Is Haiti Aid Money Being Spent Quickly Enough?

You may have seen or heard about a report on the Wednesday, May 12 edition of the CBS Evening News titled “Following the Aid Money to Haiti.” The piece looked at the top five U.S. aid agencies that have raised the most money for Haiti and how much they’ve spent so far. The implication is that these aid agencies, including Catholic Relief Services, are not spending the money given by U.S. donors fast enough, and as a result, people in Haiti are being neglected. That’s not true.

This is far from telling the whole story.

–       All CRS Haiti donations will be spent on Haiti relief, recovery and rebuilding per CRS donor expectations.

–       CRS does not “hold back” money or neglect those in immediate need.

–       CRS provides donors with a thorough accounting of donations and expenses

–       Because CRS also provides beneficiaries with non-monetary donations, such as large amounts of food, we’re actually providing more aid than is reflected in early financial reports

–       CRS has been in Haiti for 55 years. Most of our employees there are Haitians. They and CRS will continue relief and recovery work long after the media spotlight fades.

The contention by the reporter is that these aid agencies are “holding back” money to use for long-term reconstruction programs. In fact, CRS is not “holding back” anything. We are doing everything we can to save lives and help people regain a sense of stability and human dignity. The emergency phase is still ongoing and we’re still helping people to meet their basic needs for food, clean water, shelter, basic health and other needs. We do everything we can in the emergency phase to save lives. We spend as much as we responsibly can under the difficult conditions in which we work, taking into account factors such as fiscal responsibility and accountability, organizational capacity, programming quality, and security.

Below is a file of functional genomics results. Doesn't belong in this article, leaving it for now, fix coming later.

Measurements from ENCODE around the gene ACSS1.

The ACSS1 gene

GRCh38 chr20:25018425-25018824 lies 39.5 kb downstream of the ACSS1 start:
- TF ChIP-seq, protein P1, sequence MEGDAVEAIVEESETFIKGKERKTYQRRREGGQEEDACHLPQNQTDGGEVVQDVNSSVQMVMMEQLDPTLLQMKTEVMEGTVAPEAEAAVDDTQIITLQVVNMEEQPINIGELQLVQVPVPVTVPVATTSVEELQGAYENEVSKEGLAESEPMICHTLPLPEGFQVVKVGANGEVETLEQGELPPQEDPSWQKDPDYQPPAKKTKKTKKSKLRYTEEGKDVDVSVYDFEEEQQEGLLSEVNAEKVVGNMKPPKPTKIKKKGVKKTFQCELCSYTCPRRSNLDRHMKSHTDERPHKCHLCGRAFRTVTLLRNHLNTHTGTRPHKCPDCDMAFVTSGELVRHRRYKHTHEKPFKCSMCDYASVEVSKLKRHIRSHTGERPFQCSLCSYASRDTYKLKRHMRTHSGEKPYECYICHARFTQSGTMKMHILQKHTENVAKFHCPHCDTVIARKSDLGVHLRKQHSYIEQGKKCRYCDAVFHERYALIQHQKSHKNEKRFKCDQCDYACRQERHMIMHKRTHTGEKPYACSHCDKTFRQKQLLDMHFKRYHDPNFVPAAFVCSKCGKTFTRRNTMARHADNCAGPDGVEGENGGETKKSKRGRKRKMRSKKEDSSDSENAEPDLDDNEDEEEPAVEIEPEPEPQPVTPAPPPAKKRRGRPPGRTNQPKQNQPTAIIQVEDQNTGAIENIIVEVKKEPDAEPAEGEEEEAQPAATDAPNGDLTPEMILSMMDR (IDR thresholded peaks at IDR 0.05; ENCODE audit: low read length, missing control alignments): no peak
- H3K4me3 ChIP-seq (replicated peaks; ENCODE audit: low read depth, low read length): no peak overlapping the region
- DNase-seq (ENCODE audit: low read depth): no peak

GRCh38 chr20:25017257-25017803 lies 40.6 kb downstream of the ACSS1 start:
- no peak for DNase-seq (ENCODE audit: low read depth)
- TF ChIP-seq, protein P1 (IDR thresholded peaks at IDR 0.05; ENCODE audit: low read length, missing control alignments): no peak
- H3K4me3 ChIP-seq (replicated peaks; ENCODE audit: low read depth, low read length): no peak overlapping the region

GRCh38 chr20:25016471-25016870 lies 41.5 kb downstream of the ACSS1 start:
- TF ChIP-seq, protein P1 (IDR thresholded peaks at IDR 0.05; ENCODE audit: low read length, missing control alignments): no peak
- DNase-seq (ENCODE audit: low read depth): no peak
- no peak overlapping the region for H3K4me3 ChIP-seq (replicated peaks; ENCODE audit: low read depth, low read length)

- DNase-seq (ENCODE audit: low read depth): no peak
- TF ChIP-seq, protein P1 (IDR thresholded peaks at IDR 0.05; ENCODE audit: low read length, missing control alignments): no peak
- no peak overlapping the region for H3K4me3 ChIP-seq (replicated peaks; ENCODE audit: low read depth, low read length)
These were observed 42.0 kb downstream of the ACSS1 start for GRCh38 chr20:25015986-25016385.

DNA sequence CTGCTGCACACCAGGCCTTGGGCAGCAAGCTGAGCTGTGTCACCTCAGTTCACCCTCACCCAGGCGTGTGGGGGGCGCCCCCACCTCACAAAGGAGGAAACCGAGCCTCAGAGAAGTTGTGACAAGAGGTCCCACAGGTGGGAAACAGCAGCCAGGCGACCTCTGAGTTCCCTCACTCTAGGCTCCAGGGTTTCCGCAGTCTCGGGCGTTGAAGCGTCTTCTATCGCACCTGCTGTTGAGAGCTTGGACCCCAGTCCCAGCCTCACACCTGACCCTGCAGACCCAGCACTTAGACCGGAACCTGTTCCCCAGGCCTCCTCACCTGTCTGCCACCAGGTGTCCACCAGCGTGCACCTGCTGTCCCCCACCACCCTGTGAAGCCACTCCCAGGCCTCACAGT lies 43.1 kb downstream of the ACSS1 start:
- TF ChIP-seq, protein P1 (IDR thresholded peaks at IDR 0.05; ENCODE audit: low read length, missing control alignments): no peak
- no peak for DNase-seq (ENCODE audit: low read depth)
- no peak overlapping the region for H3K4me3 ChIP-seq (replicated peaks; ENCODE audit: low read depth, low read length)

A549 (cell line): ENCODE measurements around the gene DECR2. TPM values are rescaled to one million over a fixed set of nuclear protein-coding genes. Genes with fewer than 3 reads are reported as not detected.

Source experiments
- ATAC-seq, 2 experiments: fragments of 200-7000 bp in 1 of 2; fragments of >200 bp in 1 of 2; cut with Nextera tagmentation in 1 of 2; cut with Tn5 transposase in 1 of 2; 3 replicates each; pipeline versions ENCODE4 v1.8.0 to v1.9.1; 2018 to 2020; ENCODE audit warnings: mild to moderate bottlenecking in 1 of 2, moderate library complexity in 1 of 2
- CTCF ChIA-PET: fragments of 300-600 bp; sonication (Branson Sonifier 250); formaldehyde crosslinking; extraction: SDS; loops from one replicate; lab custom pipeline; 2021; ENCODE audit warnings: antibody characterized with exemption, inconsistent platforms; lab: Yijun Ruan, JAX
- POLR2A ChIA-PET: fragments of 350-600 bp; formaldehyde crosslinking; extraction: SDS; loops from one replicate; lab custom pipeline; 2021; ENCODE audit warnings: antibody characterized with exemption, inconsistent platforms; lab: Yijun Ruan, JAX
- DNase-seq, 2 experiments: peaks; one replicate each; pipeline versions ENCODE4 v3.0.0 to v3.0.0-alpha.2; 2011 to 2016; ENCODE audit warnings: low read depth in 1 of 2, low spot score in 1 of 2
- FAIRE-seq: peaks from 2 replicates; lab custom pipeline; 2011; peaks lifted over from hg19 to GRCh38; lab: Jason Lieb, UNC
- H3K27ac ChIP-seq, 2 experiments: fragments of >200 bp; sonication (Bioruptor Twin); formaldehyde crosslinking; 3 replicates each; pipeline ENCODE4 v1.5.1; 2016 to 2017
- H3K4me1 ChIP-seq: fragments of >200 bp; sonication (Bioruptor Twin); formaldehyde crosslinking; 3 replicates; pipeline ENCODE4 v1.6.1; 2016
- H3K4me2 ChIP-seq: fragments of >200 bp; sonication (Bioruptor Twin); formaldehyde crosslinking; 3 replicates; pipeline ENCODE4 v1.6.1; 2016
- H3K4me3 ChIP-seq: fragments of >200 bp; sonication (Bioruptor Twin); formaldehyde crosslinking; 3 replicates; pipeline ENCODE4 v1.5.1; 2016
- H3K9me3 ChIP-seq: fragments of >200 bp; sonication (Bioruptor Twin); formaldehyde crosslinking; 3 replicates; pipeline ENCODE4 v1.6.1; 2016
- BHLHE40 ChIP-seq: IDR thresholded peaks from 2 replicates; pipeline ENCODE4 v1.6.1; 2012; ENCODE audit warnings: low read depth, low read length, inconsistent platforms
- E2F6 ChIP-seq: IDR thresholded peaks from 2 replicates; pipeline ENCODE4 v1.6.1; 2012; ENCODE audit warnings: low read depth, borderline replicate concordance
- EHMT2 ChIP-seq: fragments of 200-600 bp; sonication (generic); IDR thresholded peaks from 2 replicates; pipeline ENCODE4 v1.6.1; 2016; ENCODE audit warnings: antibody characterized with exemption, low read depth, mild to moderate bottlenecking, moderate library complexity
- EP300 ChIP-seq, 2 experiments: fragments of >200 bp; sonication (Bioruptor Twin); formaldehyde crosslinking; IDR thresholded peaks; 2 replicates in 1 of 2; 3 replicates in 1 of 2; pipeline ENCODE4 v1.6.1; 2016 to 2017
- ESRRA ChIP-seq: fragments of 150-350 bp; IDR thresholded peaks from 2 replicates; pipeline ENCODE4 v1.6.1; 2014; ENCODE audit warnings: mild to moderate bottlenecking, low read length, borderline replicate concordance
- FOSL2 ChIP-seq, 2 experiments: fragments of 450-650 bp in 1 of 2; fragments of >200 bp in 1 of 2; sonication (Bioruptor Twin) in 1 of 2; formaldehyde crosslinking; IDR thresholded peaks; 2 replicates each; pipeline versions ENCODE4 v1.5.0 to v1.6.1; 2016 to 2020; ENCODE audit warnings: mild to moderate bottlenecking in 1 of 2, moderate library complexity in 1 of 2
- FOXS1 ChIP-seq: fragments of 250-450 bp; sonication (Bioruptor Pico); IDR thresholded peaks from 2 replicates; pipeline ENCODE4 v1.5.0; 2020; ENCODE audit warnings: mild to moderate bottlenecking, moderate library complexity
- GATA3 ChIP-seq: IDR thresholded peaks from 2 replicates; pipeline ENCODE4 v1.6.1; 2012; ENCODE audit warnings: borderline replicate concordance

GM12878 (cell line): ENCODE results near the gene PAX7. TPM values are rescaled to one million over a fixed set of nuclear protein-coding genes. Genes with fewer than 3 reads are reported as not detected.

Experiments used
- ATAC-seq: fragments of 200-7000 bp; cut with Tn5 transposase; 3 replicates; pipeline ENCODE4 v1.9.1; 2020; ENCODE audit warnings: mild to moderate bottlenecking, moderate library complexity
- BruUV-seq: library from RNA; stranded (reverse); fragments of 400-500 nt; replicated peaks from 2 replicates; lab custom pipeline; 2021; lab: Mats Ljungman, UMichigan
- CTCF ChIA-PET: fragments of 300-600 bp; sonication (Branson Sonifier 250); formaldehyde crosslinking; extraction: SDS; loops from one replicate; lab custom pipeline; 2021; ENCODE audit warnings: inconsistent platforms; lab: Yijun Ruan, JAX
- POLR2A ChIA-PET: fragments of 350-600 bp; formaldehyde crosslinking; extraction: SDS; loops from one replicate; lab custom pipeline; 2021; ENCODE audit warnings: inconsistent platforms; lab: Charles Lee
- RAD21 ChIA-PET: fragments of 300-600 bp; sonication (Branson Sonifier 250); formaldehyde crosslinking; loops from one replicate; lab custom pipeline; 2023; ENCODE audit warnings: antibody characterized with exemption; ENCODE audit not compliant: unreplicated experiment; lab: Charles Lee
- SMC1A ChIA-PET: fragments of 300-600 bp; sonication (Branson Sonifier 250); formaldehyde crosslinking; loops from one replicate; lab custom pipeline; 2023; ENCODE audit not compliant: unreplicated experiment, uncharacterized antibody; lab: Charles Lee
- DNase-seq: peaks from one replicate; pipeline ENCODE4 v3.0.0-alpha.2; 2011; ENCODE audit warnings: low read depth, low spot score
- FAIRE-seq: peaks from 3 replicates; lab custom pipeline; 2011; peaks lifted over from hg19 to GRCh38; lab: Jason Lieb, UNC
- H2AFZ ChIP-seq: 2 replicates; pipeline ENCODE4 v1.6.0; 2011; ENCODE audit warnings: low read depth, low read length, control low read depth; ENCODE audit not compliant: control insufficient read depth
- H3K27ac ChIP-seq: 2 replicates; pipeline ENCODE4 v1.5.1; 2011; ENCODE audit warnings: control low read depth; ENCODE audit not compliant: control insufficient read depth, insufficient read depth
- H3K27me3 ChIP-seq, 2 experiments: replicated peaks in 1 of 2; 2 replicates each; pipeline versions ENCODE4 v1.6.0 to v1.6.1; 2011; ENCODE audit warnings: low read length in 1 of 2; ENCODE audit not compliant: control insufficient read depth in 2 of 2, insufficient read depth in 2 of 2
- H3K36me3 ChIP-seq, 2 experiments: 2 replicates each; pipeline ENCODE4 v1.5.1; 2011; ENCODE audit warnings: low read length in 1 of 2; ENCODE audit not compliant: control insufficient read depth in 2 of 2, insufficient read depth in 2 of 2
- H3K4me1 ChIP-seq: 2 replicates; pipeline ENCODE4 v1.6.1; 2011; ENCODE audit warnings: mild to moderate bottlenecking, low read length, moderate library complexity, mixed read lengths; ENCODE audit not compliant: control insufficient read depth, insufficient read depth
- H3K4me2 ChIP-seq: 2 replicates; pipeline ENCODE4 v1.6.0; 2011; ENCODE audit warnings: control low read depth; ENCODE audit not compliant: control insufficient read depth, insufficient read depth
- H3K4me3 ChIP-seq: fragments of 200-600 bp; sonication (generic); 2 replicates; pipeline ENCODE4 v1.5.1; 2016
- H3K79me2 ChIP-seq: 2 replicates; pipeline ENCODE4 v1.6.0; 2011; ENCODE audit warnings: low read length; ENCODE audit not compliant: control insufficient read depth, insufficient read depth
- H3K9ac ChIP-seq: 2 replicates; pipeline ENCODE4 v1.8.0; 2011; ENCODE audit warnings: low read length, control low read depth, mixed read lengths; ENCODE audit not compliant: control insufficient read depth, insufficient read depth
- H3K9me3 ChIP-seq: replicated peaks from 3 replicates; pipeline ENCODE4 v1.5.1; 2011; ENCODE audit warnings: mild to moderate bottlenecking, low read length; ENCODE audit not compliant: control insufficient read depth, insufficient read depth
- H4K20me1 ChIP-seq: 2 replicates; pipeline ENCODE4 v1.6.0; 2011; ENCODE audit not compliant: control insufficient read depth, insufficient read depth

In addition, the money that will be spent over the next several years will go toward projects that will enhance the lives of people living in Port-au-Prince over the long term. For example, St. Francois de Sales hospital, located downtown, was a major provider of health services before it was nearly destroyed in the earthquake. It will cost about $40 million to rebuild, and CRS has committed to paying for nearly half of the cost. This is a project that will benefit countess Haitians with vitally needed health care for decades after its completion.

The CBS piece also says nothing about what we’ve accomplished so far in Haiti. In the months since the earthquake, CRS has accomplished a great deal:

Another misleading aspect of the CBS News report is that it equates “spending” with the value of services actually received by those most in need. While some agencies “spend” money by sending it to other agencies who have a physical presence in Haiti, this does not translate into less hunger or better shelter for those affected by the earthquake. CRS and its partners have the staff, experience and infrastructure to do the actual distribution of food and supplies, build temporary shelter, deliver health care and other badly needed services.  We don’t consider funds to be “spent” until the assistance has been delivered.     

The type of work we do is exemplified in CRS’ response to the 2004 tsunami, similar in scope to the Haiti quake. We spent five years working in Indonesia and did not end our project there until we were satisfied tsunami survivors could stand on their own.  The amount of money we’ve spent in Haiti to date is comparable to the amount we spent for the tsunami relief effort at the same point in that response.